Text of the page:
OOoooh, Lifehacker! How to stream your movie collection anywhere with Google Drive. This article also goes into other media like music.

Fun from Mashable: 10 Amazing Google Earth & Maps Discoveries.

More Google: A new Web tool lets you search Google without being tracked: “Disconnect routes your searches through a proxy before the major search engines receive your request. This way, it looks to Google or Bing like the search request is coming from Disconnect and they never know any information about you.”

A bunch of new collections are available at Archives.com. “These birth, death, and marriage indexes from Georgia, Idaho, Indiana, Iowa, and Montana contain more than 10 million records.” Good morning, Internet…

I love your comments, I love your site suggestions, and I love you. Feel free to comment on the blog, or @ResearchBuzz on Twitter. Thanks!

Bing, Twitter, Fold3, More: Wednesday Morning Buzz, February 12, 2014

Interesting: a Web service that aggregates quotes you gather across the Internet. It’s called Gloss.

Have you heard about OpportunitySpace? It’s developing online databases of publicly-owned land and buildings in various municipal areas, and has launched its first properties database, for Louisville, Kentucky. “The comprehensive catalog brings together property data from various government agencies and centralizes it in a single, searchable website that is free and open to the public. One of its current uses is for the city’s ‘Lots of Possibilities’ land use redevelopment competition for vacant properties, in which residents can submit ideas to repurpose a vacant lot in the city.”

Duke Digital Collections has added over 300 newly-digitized interviews to its Behind the Veil: Documenting African-American Life in the Jim Crow South digital collection. ” The new interviews are specifically focussed on North Carolina residents. Although several regions are represented, many interviews focus on the Charlotte, Durham and Enfield regions of the state.”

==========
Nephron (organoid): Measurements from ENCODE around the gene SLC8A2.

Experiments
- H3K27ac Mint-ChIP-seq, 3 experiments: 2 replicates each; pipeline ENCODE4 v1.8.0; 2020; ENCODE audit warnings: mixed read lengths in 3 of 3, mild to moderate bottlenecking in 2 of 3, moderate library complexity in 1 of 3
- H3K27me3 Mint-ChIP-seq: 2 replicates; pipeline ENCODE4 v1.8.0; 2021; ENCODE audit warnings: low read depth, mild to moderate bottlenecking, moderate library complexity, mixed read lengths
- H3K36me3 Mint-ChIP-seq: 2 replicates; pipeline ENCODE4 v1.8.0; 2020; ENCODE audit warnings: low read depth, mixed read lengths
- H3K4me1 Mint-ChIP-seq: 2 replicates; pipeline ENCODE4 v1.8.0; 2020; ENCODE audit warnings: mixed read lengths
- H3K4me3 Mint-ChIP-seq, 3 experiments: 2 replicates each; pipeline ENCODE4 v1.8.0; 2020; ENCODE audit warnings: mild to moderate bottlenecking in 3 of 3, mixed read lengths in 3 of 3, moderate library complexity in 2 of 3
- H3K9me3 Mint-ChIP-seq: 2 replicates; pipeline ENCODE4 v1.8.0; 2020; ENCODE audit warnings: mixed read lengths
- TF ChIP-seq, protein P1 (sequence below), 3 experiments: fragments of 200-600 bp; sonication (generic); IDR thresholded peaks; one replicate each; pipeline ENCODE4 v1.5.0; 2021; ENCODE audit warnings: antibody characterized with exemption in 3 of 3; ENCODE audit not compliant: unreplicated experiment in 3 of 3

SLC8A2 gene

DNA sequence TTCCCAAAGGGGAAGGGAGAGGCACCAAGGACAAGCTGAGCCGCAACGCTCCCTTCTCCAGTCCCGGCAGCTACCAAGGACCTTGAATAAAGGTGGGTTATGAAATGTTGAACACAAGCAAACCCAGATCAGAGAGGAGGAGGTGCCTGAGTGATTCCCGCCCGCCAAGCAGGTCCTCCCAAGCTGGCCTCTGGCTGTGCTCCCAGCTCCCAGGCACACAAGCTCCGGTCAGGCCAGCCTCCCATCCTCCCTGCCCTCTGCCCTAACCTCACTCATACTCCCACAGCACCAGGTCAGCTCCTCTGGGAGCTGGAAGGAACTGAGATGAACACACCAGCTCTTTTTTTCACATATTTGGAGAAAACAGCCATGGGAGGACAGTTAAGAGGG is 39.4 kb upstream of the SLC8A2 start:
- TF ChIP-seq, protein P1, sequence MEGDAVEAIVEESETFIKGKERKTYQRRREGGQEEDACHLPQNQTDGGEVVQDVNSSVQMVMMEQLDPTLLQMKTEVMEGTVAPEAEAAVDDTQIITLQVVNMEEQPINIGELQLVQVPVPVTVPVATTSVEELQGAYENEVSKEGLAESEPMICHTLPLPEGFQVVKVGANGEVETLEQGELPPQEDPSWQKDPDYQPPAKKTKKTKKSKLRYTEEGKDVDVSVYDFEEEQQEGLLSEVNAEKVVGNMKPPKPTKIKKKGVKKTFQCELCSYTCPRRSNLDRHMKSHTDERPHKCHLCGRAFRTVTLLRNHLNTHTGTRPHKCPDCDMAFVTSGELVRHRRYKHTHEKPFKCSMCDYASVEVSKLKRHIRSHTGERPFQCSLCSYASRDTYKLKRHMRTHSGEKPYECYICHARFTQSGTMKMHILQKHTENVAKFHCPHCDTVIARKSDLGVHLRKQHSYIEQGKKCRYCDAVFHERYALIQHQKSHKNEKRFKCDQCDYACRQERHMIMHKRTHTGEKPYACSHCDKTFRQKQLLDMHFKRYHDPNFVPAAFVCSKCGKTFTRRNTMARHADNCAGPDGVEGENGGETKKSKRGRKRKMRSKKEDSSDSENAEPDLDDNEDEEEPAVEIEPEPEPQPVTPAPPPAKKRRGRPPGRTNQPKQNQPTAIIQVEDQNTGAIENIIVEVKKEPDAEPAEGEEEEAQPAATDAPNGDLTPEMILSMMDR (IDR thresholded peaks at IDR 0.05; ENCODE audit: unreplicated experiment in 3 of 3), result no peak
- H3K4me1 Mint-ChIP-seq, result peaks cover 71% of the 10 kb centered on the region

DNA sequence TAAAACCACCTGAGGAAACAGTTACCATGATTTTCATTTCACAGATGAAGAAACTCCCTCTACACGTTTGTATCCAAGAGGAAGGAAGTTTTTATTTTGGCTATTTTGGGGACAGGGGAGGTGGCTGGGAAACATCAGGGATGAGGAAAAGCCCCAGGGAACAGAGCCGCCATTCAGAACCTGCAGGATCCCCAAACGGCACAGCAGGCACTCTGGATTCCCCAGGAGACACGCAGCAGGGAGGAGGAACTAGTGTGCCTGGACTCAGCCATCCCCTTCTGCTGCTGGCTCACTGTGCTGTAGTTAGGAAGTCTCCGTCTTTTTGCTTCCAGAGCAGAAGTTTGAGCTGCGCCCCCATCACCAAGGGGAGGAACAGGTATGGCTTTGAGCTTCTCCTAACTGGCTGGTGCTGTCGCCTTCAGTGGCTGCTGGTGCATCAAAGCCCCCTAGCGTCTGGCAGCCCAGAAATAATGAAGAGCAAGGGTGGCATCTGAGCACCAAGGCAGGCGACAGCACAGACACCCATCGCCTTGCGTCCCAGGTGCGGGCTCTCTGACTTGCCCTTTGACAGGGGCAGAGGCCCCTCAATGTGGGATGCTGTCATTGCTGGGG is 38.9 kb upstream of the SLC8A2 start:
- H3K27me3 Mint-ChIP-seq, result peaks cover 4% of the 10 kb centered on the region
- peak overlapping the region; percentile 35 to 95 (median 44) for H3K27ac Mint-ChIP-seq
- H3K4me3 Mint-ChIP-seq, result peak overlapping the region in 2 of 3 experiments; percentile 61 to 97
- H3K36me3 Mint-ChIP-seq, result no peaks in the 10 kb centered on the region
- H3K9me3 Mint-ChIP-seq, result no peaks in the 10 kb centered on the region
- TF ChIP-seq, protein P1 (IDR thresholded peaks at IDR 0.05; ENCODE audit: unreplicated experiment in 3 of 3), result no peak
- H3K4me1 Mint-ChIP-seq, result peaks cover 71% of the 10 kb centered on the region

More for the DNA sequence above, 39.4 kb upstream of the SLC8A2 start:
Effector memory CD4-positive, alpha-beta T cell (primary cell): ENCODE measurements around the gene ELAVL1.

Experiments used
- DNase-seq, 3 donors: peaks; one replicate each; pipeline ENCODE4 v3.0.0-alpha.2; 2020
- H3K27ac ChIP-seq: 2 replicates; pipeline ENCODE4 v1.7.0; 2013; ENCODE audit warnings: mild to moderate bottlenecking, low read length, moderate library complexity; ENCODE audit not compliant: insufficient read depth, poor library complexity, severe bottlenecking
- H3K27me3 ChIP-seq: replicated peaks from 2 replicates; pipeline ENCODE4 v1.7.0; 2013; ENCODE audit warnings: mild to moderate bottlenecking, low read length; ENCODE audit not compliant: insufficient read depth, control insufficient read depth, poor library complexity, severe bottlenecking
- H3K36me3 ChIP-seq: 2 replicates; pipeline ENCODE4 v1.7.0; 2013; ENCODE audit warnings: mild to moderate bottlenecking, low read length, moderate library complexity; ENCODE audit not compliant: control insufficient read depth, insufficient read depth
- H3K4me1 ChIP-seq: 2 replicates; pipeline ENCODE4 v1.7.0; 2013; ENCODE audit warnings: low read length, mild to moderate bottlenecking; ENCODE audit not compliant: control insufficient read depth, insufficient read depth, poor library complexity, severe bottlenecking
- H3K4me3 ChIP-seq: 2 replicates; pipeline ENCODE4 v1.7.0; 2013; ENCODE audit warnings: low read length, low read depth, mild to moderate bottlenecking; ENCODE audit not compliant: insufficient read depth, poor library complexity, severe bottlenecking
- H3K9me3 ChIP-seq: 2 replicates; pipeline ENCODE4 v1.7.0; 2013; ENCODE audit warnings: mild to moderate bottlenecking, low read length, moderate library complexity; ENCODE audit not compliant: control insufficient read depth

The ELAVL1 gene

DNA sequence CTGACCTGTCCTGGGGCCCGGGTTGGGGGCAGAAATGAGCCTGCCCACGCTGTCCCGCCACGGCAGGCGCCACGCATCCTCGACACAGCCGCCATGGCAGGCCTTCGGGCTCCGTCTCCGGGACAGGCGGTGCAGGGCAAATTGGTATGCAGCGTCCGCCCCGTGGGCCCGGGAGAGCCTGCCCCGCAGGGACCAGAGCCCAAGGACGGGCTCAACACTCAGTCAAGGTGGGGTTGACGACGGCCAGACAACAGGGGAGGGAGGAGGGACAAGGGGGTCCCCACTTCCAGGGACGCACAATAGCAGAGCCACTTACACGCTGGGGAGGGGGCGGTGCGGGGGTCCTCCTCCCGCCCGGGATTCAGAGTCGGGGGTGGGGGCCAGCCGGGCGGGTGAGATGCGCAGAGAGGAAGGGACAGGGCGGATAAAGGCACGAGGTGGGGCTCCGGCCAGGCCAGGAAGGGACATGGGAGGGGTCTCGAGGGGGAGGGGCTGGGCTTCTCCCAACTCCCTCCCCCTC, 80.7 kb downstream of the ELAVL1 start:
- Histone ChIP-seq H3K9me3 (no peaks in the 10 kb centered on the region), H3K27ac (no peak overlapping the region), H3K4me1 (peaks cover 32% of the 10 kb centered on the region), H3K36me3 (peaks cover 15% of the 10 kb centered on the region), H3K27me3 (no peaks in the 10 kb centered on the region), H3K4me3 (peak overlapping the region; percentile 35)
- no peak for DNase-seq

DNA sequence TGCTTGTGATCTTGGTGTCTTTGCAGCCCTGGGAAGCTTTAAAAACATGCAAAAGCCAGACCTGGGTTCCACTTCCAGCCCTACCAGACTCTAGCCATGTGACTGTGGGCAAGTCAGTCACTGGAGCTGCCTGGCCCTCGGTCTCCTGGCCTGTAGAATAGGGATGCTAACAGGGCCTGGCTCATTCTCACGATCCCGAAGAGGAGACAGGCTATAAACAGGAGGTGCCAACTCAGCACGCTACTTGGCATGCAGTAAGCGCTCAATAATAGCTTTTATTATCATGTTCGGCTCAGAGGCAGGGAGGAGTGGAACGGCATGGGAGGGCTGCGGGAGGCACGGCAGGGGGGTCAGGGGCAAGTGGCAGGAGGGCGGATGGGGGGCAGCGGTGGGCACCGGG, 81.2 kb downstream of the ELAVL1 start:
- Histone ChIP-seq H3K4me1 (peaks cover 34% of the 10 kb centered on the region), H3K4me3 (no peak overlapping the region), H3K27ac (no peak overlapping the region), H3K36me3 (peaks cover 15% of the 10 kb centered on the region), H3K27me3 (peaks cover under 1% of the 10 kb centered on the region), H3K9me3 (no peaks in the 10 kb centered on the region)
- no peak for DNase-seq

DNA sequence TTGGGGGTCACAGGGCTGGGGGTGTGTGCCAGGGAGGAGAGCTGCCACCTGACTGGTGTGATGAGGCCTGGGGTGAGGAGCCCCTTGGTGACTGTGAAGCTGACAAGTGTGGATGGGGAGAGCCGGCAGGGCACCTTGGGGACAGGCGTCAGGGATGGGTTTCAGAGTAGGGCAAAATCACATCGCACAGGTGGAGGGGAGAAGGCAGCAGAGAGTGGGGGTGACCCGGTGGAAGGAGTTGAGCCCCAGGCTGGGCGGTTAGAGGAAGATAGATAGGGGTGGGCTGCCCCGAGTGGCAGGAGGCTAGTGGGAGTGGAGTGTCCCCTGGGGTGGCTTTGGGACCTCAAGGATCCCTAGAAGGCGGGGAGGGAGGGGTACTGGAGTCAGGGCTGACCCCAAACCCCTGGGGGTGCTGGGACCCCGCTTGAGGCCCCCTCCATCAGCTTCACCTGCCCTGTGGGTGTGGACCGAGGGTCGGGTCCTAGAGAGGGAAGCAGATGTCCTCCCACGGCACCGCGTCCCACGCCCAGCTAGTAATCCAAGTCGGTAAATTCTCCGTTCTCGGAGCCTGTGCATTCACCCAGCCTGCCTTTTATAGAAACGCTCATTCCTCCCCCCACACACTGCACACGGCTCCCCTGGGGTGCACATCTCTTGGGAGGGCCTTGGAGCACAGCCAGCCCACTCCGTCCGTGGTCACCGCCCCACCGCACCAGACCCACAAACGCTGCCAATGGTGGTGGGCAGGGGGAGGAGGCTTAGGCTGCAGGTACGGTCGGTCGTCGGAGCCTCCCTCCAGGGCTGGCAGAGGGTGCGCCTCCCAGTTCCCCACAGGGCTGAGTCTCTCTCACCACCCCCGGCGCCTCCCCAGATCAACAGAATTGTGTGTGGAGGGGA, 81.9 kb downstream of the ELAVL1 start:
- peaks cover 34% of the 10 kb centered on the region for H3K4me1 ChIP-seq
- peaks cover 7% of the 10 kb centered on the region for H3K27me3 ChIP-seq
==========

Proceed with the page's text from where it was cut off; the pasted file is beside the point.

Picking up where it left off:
In recognition of Black History Month, Fold3 is making all publications in its Black History Collection free through the end of February.

Apparently Twitter is testing an interface design that looks a lot like Facebook. Because all Facebook users are just thrilled with how Facebook presents content, right? I think my head just exploded.

If this is true, ewww! Bing! Is Bing censoring Chinese-language search results in the US? “Searches first conducted by anti-censorship campaigners at FreeWeibo, a tool that allows uncensored search of Chinese blogs, found that Bing returns radically different results in the US for English and Chinese language searches on a series of controversial terms.”

More Bing: Bing is now offering Bitcoin conversion. (And Google apparently still isn’t?)

What a lovely idea for a Tumblr: curated public domain photos.

Old schoolin': apparently the Search Engine Watch forums have gone offline. But is it for good? Good morning, Internet…

I love your comments, I love your site suggestions, and I love you. Feel free to comment on the blog, or @ResearchBuzz on Twitter. Thanks!

Bing’s Buffet of Special Syntax